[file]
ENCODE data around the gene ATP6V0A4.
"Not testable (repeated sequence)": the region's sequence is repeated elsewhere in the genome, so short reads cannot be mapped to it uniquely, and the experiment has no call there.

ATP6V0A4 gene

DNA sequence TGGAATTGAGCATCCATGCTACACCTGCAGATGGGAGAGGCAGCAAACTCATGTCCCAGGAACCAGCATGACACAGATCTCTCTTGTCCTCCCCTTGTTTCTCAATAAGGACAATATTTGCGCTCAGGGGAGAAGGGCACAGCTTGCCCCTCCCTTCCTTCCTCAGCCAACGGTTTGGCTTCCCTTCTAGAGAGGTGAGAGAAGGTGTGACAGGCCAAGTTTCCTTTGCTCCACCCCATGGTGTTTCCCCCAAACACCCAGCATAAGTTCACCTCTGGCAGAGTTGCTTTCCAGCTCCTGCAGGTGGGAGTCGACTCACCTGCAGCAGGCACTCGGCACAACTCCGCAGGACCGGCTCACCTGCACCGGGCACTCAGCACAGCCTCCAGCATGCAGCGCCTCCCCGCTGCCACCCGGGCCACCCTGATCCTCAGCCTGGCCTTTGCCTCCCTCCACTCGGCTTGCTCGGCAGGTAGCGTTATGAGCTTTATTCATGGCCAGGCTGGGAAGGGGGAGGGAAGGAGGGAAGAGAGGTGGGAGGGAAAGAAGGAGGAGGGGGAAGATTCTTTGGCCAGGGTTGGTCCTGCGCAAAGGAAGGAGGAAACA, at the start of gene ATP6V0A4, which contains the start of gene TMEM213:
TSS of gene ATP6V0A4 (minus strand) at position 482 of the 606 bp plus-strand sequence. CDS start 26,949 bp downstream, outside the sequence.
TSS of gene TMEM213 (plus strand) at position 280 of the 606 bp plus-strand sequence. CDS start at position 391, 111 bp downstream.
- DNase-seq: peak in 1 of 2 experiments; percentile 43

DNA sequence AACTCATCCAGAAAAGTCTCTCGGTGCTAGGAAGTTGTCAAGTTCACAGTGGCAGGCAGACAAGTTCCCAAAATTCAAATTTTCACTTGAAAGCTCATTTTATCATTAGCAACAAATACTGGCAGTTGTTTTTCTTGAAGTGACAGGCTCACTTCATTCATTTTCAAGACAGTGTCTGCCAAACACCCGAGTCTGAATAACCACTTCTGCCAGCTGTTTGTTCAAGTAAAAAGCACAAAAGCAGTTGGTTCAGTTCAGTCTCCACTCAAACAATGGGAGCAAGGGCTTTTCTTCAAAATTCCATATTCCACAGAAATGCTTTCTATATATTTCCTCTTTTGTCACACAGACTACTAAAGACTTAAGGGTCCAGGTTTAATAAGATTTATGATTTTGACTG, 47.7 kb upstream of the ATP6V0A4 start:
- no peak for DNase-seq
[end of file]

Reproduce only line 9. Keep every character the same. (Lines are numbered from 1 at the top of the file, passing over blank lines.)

- no peak for DNase-seq